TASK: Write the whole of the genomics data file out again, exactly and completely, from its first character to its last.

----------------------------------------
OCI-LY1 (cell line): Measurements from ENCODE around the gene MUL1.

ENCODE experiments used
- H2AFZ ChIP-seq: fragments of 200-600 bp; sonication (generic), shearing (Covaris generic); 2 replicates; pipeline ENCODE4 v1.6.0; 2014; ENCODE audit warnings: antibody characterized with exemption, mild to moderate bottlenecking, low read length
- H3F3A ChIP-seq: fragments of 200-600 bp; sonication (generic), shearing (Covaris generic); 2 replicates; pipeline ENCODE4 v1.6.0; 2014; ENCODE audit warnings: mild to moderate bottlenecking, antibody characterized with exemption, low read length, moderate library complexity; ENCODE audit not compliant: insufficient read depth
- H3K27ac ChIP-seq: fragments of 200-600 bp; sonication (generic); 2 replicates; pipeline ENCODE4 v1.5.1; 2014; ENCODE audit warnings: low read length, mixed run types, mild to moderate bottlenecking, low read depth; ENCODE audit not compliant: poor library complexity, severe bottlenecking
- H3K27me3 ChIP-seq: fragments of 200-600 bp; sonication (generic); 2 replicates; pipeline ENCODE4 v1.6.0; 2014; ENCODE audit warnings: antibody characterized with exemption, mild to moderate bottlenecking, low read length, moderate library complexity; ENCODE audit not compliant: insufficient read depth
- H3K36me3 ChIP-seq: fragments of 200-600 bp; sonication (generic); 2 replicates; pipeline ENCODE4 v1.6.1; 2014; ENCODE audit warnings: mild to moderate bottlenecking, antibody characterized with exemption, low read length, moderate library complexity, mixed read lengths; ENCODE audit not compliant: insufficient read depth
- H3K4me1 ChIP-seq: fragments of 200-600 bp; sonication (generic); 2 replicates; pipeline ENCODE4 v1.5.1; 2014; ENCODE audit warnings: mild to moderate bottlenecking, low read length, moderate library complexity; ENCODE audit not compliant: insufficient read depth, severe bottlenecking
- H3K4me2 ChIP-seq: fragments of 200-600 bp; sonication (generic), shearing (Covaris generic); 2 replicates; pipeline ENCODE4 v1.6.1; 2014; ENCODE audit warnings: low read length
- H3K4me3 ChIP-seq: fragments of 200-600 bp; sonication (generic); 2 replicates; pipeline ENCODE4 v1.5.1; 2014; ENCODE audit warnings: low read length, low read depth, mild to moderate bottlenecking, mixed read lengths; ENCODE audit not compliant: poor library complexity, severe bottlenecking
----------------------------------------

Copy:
OCI-LY1 (cell line): Measurements from ENCODE around the gene MUL1.

ENCODE experiments used
- H2AFZ ChIP-seq: fragments of 200-600 bp; sonication (generic), shearing (Covaris generic); 2 replicates; pipeline ENCODE4 v1.6.0; 2014; ENCODE audit warnings: antibody characterized with exemption, mild to moderate bottlenecking, low read length
- H3F3A ChIP-seq: fragments of 200-600 bp; sonication (generic), shearing (Covaris generic); 2 replicates; pipeline ENCODE4 v1.6.0; 2014; ENCODE audit warnings: mild to moderate bottlenecking, antibody characterized with exemption, low read length, moderate library complexity; ENCODE audit not compliant: insufficient read depth
- H3K27ac ChIP-seq: fragments of 200-600 bp; sonication (generic); 2 replicates; pipeline ENCODE4 v1.5.1; 2014; ENCODE audit warnings: low read length, mixed run types, mild to moderate bottlenecking, low read depth; ENCODE audit not compliant: poor library complexity, severe bottlenecking
- H3K27me3 ChIP-seq: fragments of 200-600 bp; sonication (generic); 2 replicates; pipeline ENCODE4 v1.6.0; 2014; ENCODE audit warnings: antibody characterized with exemption, mild to moderate bottlenecking, low read length, moderate library complexity; ENCODE audit not compliant: insufficient read depth
- H3K36me3 ChIP-seq: fragments of 200-600 bp; sonication (generic); 2 replicates; pipeline ENCODE4 v1.6.1; 2014; ENCODE audit warnings: mild to moderate bottlenecking, antibody characterized with exemption, low read length, moderate library complexity, mixed read lengths; ENCODE audit not compliant: insufficient read depth
- H3K4me1 ChIP-seq: fragments of 200-600 bp; sonication (generic); 2 replicates; pipeline ENCODE4 v1.5.1; 2014; ENCODE audit warnings: mild to moderate bottlenecking, low read length, moderate library complexity; ENCODE audit not compliant: insufficient read depth, severe bottlenecking
- H3K4me2 ChIP-seq: fragments of 200-600 bp; sonication (generic), shearing (Covaris generic); 2 replicates; pipeline ENCODE4 v1.6.1; 2014; ENCODE audit warnings: low read length
- H3K4me3 ChIP-seq: fragments of 200-600 bp; sonication (generic); 2 replicates; pipeline ENCODE4 v1.5.1; 2014; ENCODE audit warnings: low read length, low read depth, mild to moderate bottlenecking, mixed read lengths; ENCODE audit not compliant: poor library complexity, severe bottlenecking